Language. The Enets language belongs to the northern group of the Samoyed languages, part of the Uralic family of languages. The Enets language is divided into two dialects, the vocabularies of which differ considerably. The dialects are spoken in two different Enets habitats: the Tundra Enets form a majority and speak bai or ‘tundra’ dialect, while the Wood Enets speak madu or ‘wood’ dialect. In addition to these there is also a small group known as the Karastin Enets (Mugadi and Yuchi tribes), who speak partly bai, partly madu. Their language has not been researched. The Enets generally prefer to call themselves by their tribal designations.
In the Dudinka district, the Enets have lived side by side with the Nganasans and the Nenets, and in the Ust-Yenisey district, alone with the Nenets. The languages have influenced each other. Words connected with hunting have been borrowed from the Nganasan language, and terms concerned with reindeer rearing have been taken from Nenets. The Enets language has also been influenced by the Dolgan, the Evenk and the Russian languages.
Mixed marriages have played an important role in the linguistic processes of the Taimyr Peninsula. In former times the Enets married only with the Nganasans, their closest neighbours, but later marriages also took place with the Nenets, the Dolgans and the Evenks. In spite of the multilingualism of the area, the partners in mixed marriages tended to use the Nenets language, a lingua franca of the people in the area.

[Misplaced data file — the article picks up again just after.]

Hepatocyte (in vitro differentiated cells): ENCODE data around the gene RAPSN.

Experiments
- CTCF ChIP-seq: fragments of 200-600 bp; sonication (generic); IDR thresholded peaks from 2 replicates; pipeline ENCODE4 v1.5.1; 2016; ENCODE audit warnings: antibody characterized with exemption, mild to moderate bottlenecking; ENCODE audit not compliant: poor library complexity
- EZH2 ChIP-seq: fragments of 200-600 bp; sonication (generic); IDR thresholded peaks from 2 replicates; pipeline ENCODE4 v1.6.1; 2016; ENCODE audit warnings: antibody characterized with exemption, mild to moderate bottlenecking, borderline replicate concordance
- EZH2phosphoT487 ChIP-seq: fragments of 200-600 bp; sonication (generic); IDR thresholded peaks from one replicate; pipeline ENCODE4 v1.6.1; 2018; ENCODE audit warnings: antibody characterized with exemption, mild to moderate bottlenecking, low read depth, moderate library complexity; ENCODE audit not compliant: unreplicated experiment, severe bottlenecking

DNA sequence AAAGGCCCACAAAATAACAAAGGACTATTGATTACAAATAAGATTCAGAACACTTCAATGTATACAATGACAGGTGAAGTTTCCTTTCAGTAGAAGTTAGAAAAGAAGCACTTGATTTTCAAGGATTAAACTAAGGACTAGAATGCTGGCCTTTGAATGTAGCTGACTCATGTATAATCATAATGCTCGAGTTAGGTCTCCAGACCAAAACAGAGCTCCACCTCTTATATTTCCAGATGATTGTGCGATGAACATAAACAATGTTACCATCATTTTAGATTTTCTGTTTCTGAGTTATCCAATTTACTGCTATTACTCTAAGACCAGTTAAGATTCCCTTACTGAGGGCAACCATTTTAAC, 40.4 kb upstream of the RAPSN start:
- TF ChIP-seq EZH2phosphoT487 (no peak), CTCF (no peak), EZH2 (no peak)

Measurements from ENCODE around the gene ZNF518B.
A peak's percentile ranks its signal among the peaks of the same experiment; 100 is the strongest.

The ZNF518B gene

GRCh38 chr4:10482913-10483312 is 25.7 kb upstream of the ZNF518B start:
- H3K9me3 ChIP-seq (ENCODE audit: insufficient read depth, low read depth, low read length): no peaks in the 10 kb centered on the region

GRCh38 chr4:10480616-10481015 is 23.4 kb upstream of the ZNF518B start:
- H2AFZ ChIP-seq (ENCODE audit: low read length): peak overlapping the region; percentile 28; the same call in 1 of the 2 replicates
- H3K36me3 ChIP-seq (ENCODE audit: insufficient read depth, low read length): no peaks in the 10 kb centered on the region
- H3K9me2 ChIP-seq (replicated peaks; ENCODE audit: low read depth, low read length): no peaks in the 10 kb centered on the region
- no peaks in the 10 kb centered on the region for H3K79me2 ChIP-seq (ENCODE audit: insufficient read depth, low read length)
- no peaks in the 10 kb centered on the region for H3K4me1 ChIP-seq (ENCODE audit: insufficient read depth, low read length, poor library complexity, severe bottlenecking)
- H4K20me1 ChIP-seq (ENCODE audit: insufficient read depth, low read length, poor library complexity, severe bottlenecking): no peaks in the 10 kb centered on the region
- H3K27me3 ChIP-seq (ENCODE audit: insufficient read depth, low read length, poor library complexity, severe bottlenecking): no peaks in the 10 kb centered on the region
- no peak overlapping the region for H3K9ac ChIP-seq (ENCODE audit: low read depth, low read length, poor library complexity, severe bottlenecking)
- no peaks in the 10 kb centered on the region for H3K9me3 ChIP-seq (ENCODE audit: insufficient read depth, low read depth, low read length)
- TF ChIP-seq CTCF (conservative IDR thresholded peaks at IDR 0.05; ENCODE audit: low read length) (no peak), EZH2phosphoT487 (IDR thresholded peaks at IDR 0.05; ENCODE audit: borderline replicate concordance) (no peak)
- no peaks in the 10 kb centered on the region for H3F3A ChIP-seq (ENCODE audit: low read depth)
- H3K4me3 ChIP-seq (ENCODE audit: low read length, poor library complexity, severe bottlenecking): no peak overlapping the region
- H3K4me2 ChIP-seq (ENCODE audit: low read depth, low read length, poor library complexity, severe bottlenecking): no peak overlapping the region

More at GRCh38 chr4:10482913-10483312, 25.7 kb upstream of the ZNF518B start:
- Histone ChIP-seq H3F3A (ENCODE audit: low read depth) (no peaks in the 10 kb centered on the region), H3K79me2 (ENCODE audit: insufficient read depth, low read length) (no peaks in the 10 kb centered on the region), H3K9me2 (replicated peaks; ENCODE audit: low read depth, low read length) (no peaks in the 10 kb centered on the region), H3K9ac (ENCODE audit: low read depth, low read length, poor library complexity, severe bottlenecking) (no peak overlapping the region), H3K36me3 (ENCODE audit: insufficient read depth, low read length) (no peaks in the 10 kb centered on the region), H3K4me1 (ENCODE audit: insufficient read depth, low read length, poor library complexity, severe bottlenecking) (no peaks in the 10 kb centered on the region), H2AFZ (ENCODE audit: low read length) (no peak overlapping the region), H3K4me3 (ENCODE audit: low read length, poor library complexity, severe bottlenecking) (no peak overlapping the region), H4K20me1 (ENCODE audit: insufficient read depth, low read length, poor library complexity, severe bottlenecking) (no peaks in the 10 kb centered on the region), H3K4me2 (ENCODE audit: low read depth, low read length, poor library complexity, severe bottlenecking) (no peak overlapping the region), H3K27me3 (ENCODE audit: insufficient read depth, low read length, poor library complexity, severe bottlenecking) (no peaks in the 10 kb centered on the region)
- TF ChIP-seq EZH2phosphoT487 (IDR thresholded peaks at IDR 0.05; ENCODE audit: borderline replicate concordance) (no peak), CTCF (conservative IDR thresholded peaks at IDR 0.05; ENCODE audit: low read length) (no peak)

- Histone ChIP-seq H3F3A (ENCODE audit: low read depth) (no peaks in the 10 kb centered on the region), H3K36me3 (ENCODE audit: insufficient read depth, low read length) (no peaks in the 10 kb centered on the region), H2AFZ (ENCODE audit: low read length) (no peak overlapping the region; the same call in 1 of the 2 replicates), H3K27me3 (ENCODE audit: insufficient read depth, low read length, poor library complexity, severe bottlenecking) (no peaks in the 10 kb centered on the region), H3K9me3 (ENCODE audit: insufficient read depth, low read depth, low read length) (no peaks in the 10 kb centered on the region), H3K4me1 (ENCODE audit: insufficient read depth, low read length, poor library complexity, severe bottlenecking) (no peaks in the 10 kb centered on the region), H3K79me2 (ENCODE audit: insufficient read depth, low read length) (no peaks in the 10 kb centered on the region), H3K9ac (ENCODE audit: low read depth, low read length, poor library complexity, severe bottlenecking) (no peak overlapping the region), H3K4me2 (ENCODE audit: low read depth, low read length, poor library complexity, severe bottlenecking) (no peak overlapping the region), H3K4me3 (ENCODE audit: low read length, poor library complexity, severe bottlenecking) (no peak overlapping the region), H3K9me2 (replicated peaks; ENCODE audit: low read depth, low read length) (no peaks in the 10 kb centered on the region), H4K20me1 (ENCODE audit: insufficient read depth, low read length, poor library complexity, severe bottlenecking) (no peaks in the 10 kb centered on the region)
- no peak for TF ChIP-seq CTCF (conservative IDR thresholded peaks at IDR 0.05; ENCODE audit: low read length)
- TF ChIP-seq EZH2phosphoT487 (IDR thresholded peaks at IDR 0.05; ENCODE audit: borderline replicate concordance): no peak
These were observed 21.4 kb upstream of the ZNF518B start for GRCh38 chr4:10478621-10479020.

Owing to the influence of ideology and culture, Russian started to spread rapidly in the 1930s. The growth of Enets as a language has been stunted by an excessive number of loans. It is quite common for people speaking Enets to switch over to Russian or to incorporate Russian words, sentences or phrases.
History. When the unity of the Uralic languages disintegrated, the ancestors of the Samoyedic people separated from the Finno-Ugric tribes. At first they inhabited the areas west of the Urals, in the neighbourhood of the Finno-Ugric people, but later they moved to the east and northeast. The Enets come from the northern group of the Samoyedic people. They started to branch off in the second half of the first millennium.
The Enets consider themselves to be the indigenous inhabitants of the Taimyr Peninsula. According to their legends, the Nenets arrived there later from the Yamal Peninsula. Together with the Nganasans they fought to prevent the Nenets from settling. Due to their marginal area of habitation, the Russians remained unaware of the Enets long after they knew of the Ob-Ugric people and even the Nenets. Although Christianization occurred in the 18th century it was very superficial, and shamanism and animism have survived until the present day.